The Spanish anarchist guerrilla Francesc Sabaté Llopart fought against Franco's regime until the 1960s, from a base in France. The Spanish Maquis, linked to the PCE, also fought the Franco regime long after the Spanish Civil war had ended. [39]

France: against Action Française and Vichy Edit

In the 1920s and 1930s in the French Third Republic, anti-fascists confronted aggressive far-right groups such as the Action Française movement in France, which dominated the Latin Quarter students' neighborhood. [ citation needed ] After fascism triumphed via invasion, the French Resistance (French: La Résistance française) or, more accurately, resistance movements fought against the Nazi German occupation and against the collaborationist Vichy régime. Resistance cells were small groups of armed men and women (called the maquis in rural areas), who, in addition to their guerrilla warfare activities, were also publishers of underground newspapers and magazines such as Arbeiter und Soldat (Worker and Soldier) during World War Two, providers of first-hand intelligence information, and maintainers of escape networks. [ citation needed ]

United Kingdom: against Mosley's BUF Edit

The rise of Oswald Mosley's British Union of Fascists (BUF) in the 1930s was challenged by the Communist Party of Great Britain, socialists in the Labour Party and Independent Labour Party, anarchists, Irish Catholic dockmen and working class Jews in London's East End. A high point in the struggle was the Battle of Cable Street, when thousands of eastenders and others turned out to stop the BUF from marching. Initially, the national Communist Party leadership wanted a mass demonstration at Hyde Park in solidarity with Republican Spain, instead of a mobilization against the BUF, but local party activists argued against this. Activists rallied support with the slogan They shall not pass, adopted from Republican Spain.

There were debates within the anti-fascist movement over tactics. While many East End ex-servicemen participated in violence against fascists, [40] Communist Party leader Phil Piratin denounced these tactics and instead called for large demonstrations. [41] In addition to the militant anti-fascist movement, there was a smaller current of liberal anti-fascism in Britain Sir Ernest Barker, for example, was a notable English liberal anti-fascist in the 1930s. [42]

United States, World War II Edit

There were fascist elements in the United States in the 1930s such as the Friends of New Germany, the German American Bund, the Ku Klux Klan, and Charles Coughlin. [43] [44] [45] During the Second Red Scare which occurred in the United States in the years that immediately followed the end of World War II, the term "premature anti-fascist" came into currency and it was used to describe Americans who had strongly agitated or worked against fascism, such as Americans who had fought for the Republicans during the Spanish Civil War, before fascism was seen as a proximate and existential threat to the United States (which only occurred generally after the invasion of Poland by Nazi Germany and only occurred universally after the attack on Pearl Harbor). The implication was that such persons were either Communists or Communist sympathizers whose loyalty to the United States was suspect. [46] [47] [48] However, the historians John Earl Haynes and Harvey Klehr have written that no documentary evidence has been found of the US government referring to American members of the International Brigades as "premature antifascists": the Federal Bureau of Investigation, Office of Strategic Services, and United States Army records used terms such as "Communist", "Red", "subversive", and "radical" instead. Indeed, Haynes and Klehr indicate that they have found many examples of members of the XV International Brigade and their supporters referring to themselves sardonically as "premature antifascists". [49]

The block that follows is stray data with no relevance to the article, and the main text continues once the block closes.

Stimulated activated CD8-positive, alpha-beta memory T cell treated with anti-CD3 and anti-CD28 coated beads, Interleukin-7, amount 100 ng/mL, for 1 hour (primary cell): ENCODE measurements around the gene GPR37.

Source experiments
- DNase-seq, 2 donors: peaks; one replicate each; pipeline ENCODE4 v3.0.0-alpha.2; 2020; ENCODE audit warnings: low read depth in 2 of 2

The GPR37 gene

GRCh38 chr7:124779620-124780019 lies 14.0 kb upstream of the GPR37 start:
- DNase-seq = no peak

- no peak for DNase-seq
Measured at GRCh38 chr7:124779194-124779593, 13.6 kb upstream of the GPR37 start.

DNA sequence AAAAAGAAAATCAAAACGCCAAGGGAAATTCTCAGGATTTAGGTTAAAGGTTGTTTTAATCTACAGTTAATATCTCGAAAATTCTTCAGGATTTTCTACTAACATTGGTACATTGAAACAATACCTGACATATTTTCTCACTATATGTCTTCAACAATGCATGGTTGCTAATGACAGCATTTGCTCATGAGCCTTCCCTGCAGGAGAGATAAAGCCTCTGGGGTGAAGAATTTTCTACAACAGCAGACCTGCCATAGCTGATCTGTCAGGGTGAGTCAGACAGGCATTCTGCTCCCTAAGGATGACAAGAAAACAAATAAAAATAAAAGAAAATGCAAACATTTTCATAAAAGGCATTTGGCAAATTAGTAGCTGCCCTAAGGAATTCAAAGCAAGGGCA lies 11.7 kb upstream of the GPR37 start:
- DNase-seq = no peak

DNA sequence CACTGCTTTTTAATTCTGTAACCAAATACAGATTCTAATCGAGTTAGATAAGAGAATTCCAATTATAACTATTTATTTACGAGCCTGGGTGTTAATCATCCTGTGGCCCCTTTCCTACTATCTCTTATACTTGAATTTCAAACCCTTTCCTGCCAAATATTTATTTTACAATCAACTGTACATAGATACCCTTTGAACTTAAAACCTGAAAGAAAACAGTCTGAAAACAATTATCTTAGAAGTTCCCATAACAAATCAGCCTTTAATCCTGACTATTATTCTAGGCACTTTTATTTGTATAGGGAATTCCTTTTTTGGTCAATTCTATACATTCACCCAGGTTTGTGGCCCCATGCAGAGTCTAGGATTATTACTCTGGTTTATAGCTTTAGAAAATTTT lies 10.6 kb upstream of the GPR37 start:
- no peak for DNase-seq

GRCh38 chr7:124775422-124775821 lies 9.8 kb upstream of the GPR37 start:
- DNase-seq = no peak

Anti-fascist Italian expatriates in the United States founded the Mazzini Society in Northampton, Massachusetts in September 1939 to work toward ending Fascist rule in Italy. As political refugees from Mussolini's regime, they disagreed among themselves whether to ally with Communists and anarchists or to exclude them. The Mazzini Society joined together with other anti-Fascist Italian expatriates in the Americas at a conference in Montevideo, Uruguay in 1942. They unsuccessfully promoted one of their members, Carlo Sforza, to become the post-Fascist leader of a republican Italy. The Mazzini Society dispersed after the overthrow of Mussolini as most of its members returned to Italy. [50] [51]

Burma, World War II Edit